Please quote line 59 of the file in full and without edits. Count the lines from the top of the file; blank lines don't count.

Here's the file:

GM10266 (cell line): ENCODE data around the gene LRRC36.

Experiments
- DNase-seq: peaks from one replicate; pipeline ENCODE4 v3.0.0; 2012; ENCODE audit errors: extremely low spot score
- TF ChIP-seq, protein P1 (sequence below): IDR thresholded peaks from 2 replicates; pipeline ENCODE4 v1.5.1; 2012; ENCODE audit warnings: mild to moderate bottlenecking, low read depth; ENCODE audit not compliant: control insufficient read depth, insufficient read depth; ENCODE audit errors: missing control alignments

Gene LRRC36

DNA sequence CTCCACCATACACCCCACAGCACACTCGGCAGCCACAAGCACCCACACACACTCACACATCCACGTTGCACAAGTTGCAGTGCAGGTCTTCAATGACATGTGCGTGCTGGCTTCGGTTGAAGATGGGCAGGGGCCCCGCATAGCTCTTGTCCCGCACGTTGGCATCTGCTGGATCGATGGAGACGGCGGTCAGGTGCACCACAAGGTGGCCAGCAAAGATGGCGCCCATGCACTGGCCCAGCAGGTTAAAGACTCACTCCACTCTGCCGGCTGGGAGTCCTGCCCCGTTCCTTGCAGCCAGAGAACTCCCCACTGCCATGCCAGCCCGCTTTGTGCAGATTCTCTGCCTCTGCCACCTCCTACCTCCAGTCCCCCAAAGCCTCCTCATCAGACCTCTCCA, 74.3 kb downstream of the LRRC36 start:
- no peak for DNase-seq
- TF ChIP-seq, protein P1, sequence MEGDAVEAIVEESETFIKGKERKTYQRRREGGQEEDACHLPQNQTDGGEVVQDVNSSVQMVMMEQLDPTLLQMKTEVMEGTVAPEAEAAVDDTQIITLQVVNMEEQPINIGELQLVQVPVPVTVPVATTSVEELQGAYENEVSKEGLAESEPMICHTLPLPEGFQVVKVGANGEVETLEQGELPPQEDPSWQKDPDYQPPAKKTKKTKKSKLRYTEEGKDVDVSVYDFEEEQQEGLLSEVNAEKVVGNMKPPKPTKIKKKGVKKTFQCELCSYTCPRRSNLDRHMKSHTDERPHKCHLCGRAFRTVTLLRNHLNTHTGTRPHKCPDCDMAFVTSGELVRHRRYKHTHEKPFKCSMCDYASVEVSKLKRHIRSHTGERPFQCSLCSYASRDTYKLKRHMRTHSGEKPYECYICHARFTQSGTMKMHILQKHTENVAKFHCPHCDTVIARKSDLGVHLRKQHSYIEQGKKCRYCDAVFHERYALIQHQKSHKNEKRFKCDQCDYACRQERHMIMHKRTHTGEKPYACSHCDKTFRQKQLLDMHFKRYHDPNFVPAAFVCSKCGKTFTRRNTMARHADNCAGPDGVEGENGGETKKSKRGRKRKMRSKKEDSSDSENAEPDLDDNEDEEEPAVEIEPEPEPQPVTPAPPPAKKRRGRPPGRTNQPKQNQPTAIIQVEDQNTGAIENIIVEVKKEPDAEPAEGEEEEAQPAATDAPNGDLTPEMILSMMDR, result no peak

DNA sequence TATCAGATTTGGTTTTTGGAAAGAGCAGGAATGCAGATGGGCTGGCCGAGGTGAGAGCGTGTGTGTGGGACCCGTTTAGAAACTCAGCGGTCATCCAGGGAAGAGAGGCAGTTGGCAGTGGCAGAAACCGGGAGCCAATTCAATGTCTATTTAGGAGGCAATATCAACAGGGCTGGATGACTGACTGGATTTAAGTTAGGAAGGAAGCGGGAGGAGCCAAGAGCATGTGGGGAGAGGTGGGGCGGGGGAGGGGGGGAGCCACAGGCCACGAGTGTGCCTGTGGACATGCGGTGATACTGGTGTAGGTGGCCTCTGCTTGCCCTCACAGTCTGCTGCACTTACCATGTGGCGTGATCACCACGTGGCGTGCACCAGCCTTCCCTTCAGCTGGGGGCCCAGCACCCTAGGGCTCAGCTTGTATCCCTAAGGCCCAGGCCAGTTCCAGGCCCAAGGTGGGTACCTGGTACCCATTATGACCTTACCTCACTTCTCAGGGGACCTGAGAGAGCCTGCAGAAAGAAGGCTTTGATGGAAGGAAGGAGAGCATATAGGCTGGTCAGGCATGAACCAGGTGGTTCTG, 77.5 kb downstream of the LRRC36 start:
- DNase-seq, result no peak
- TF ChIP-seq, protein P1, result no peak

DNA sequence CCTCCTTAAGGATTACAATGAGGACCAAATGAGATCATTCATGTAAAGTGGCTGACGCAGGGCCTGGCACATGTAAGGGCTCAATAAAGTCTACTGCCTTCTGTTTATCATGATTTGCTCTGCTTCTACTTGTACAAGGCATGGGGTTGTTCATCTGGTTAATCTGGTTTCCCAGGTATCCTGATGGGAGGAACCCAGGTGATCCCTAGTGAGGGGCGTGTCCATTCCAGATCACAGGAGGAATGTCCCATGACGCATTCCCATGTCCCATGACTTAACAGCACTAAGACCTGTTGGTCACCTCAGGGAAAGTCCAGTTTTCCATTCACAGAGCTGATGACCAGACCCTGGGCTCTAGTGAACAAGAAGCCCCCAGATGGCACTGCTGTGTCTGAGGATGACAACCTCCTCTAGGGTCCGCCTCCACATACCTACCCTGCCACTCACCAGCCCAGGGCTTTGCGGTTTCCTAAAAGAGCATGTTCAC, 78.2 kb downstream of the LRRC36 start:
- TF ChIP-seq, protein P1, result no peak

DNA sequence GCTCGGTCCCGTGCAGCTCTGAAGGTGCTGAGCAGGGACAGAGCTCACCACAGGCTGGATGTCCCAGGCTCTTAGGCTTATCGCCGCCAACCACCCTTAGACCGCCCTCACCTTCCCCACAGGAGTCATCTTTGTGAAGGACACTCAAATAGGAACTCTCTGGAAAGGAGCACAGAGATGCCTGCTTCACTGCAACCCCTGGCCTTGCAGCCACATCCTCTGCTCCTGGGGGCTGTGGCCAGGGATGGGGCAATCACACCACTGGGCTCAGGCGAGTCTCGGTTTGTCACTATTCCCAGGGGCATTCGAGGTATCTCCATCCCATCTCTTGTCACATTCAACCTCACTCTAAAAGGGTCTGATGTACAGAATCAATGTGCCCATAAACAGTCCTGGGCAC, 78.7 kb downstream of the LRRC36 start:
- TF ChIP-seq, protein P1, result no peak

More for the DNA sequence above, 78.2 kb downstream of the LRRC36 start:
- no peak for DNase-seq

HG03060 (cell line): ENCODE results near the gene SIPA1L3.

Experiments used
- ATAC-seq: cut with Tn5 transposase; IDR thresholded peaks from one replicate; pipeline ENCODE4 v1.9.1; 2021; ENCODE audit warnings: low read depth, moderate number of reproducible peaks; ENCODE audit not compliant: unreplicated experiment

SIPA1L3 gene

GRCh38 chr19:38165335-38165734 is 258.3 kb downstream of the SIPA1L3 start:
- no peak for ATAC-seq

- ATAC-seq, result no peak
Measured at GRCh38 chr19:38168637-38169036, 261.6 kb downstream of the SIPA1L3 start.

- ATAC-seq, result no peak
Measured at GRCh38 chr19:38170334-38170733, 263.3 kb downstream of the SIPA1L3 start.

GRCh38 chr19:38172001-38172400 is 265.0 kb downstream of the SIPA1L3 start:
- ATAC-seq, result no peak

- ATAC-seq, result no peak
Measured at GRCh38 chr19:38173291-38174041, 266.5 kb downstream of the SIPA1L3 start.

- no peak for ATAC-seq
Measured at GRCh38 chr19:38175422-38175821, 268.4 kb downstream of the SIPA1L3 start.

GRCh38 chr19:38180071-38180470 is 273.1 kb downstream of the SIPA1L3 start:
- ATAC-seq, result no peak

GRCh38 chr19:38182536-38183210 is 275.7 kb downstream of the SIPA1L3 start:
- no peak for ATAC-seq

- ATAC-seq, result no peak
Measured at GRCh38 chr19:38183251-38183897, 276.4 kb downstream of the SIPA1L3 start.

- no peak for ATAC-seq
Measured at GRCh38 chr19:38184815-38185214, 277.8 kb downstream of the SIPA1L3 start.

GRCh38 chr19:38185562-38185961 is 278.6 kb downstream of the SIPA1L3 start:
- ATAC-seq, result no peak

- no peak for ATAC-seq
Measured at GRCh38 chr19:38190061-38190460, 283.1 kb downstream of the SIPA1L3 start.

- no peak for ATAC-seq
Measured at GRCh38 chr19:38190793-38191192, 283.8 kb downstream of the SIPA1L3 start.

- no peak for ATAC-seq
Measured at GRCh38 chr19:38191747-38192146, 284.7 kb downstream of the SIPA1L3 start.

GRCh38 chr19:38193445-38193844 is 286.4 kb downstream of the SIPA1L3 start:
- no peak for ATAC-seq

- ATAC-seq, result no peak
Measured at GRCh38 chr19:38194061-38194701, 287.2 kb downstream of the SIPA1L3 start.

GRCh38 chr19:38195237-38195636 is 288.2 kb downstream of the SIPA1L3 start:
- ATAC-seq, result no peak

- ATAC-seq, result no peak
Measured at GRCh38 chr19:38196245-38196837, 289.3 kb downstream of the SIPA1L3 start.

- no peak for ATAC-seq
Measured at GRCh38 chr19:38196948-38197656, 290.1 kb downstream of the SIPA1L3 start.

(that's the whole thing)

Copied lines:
Measured at GRCh38 chr19:38196948-38197656, 290.1 kb downstream of the SIPA1L3 start.